Skip to comments.Hackers target CIA, Mexican, Alabama websites
Posted on 02/10/2012 9:12:19 PM PST by Daffynition
(CNN) -- Websites affiliated with the CIA, Mexico's mining ministry and the state of Alabama were down Friday, allegedly done in by hackers, government officials and a well-known hacking group reported.
A message Friday on a Twitter page and Tumblr feed affiliated with the hacking group known as Anonymous celebrated that the Central Intelligence Agency's website had been taken down.
The posting read: "CIA TANGO DOWN: https://www.cia.gov/ #Anonymous." A later one pointed to a news story indicating "#Anonymous hackers hit CIA, U.N., Mexico websites."
Numerous outside reports indicated the CIA's website was down, and CNN's attempts from late Friday afternoon into the evening to get onto the site failed.
I think last month, in the wake of the Megaupload shutdown, Anonymous also took down the websites for the Department of Justice, the Copyright Office, and the FBI.
(Excerpt) Read more at cnn.com ...
Expect a very stern letter in your inbox soon.
The Israeli version of this email would be:
Dear Mr. Anonymous:
Expect a very large bomb in your inbox soon.
or, in the alternative,
“Look out your window, schmuck!”
More along the lines of 'You've won a free smartphone with every bell and whistle imaginable! Start using it today!'
<<ring ring>> <<BOOM!>>
The question is - if they JUST break the Timeline, will that actually fix the world?
These are not kids surfing the net for pass words.
The dirty little secret is that Anonymous hackers work for ISP’s and search engines like Google, MSN, Yahoo, AOL, etc. They are rogue employees that can communicate with each other, off the ISP grid.
The internet is like water flowing through a network of pipes. These hackers are the ones that fix the pipes and know where the backup and side routes are that are used for overflow.
About 3 years ago researchers decompiled a trojan code to discover how it communicates with Command & Control (C&C) servers on the internet. They found that the Torpig botnet deployed a domain flux approach: the botnet operators constantly move the domains of the C&C servers and never use their own computers.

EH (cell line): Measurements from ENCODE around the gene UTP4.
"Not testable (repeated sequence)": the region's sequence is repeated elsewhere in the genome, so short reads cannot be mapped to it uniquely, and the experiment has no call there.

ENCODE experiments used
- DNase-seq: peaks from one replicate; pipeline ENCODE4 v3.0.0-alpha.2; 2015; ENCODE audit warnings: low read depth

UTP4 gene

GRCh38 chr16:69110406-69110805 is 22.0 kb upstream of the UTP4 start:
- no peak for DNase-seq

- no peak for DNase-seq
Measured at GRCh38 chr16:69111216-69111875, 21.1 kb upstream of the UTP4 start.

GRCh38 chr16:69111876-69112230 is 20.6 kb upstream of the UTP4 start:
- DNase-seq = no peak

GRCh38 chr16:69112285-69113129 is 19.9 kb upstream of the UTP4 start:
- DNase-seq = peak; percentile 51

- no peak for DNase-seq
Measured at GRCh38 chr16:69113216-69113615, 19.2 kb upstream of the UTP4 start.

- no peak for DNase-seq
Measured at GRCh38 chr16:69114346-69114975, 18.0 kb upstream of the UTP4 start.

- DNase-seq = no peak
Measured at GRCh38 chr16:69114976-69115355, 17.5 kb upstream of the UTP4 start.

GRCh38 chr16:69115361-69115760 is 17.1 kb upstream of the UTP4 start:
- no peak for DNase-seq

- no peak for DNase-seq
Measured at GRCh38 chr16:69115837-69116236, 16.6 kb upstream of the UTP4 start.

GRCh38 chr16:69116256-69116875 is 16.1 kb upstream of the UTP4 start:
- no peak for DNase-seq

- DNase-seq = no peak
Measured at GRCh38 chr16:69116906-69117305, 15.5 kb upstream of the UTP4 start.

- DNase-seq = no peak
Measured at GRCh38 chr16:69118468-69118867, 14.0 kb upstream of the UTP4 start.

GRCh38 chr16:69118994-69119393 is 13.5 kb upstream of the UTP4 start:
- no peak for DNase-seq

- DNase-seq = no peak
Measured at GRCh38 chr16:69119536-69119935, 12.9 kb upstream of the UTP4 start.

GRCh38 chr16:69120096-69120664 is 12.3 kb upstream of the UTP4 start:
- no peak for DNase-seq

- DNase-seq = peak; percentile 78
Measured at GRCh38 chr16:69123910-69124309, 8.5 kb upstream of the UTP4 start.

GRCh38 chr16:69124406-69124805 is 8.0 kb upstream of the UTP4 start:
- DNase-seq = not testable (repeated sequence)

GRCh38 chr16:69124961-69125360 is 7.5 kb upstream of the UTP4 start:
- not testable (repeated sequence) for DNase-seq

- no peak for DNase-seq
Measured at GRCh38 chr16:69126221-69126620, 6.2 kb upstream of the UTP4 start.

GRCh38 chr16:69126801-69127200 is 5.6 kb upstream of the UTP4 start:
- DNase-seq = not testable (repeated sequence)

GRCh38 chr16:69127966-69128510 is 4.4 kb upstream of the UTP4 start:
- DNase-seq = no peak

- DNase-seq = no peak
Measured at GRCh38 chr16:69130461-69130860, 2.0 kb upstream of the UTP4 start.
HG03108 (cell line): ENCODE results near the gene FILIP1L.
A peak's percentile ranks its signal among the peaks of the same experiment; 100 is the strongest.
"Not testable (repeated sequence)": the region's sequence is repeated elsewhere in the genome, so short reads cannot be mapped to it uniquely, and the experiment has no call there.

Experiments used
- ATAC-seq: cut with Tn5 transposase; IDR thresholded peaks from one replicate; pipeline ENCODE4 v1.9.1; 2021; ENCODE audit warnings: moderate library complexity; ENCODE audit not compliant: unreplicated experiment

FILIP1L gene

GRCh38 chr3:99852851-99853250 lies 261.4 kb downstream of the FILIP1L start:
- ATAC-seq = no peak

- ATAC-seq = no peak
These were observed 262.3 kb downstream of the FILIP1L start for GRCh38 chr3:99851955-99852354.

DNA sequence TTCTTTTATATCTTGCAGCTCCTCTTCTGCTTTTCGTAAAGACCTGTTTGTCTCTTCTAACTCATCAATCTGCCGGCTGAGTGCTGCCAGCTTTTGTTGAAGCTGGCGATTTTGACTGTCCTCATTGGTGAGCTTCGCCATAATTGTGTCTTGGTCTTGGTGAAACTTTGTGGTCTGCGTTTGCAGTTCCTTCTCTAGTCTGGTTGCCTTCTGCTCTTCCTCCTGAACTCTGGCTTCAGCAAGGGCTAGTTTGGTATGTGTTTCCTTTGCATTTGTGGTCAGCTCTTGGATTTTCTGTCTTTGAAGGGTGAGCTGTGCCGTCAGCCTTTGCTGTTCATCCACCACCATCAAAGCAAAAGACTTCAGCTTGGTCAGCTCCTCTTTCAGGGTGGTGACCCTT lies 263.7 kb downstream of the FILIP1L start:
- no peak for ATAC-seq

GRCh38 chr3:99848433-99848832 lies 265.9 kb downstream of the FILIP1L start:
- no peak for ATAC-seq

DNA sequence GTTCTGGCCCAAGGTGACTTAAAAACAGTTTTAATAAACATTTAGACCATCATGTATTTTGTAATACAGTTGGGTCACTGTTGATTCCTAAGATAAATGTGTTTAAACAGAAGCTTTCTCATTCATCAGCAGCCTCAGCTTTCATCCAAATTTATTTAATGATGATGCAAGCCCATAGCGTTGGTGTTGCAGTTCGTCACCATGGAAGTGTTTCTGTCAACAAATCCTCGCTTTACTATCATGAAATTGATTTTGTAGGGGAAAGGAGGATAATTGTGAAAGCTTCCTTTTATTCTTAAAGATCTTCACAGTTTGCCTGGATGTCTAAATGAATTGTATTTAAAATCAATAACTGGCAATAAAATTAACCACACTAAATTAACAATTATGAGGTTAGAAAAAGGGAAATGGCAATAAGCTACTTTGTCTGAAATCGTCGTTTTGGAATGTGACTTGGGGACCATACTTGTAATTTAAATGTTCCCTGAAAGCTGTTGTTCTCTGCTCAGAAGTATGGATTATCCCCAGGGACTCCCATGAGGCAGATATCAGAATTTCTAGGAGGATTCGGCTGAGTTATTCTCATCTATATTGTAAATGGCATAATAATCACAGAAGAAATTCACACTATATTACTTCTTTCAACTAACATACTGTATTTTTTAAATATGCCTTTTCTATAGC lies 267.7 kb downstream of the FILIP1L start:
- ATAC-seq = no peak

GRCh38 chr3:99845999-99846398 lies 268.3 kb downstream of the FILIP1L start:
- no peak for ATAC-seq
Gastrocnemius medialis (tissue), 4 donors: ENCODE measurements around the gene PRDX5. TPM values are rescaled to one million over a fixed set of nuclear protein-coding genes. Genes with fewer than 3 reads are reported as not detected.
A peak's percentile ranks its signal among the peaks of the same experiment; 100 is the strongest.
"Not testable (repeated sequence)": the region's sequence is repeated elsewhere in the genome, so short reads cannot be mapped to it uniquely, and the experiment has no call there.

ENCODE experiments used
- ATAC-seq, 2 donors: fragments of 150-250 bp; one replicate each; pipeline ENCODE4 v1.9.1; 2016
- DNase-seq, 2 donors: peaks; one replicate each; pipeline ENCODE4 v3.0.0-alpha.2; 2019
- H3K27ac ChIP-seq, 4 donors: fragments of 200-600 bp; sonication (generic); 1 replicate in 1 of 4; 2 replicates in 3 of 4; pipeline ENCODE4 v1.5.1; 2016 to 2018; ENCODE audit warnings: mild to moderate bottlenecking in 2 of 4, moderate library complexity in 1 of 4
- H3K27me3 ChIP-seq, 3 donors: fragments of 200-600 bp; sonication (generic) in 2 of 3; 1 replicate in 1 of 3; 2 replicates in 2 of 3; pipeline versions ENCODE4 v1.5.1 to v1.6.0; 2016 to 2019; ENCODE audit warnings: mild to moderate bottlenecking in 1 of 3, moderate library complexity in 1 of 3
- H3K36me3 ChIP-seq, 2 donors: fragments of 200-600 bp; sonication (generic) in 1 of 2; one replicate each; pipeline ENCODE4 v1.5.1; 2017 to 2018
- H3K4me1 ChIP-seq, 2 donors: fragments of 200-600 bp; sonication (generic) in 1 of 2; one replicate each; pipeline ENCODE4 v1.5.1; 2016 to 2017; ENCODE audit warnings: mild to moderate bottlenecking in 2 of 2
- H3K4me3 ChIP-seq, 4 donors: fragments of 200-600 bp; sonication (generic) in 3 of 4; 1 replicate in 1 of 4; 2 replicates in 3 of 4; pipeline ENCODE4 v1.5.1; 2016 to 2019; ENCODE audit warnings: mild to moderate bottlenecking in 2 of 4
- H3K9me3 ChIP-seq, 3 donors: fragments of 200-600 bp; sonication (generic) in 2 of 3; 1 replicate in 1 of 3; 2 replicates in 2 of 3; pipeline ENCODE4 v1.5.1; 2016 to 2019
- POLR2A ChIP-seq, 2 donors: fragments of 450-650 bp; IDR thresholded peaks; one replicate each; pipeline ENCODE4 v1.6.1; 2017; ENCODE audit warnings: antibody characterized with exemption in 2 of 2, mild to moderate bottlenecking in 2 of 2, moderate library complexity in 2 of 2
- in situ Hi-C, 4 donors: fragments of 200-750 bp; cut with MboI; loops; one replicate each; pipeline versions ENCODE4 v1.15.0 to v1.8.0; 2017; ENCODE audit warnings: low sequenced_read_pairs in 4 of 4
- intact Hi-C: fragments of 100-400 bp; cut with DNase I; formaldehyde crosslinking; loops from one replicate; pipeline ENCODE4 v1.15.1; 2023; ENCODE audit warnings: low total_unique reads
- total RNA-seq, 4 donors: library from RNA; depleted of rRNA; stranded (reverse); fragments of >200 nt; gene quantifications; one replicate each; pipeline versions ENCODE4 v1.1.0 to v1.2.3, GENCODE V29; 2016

Those botnet operations are what the Anonymous hackers latched onto and organized themselves not to make money, but for political purposes.
As soon as an Anonymous hacker is spotted, the hacker can immediately see the attacker also and either disappear, or attack the attacker’s computer.
Our counter-hackers have a great difficulty armoring themselves to do battle in this cyber-world.
“These are not kids surfing the net for pass words.”
I’m frustrated that no one in the media and government is willing to talk about the internet insiders that constitute Anonymous.
Obviously we are not catching them.
Many are international employees of ISP’s and some are their top tech people.
Our national strategy is to harden our servers. That’s fine but Anonymous will keep going and wreak havoc all over the planet at whomever they choose.
They can take down Facebook, Twitter, Yahoo (particularly vulnerable) and any other business anytime they want.
Eventually the really big servers are going to get firewalled on a country by country basis which will greatly slow down the internet and increase government control of content for each country that circles the wagons.
Digital forensic investigators have to set out “honeypots” to catch the bot and then inject code to track it back to the origin.
The problem is, that constitutes trespass on legitimate, private servers that the internet uses. We have not created an immunity for private counter-hackers to follow the strings wherever they go.
So it is up to government employees to do the work until they get hired away and told to stop by the corporate legal department.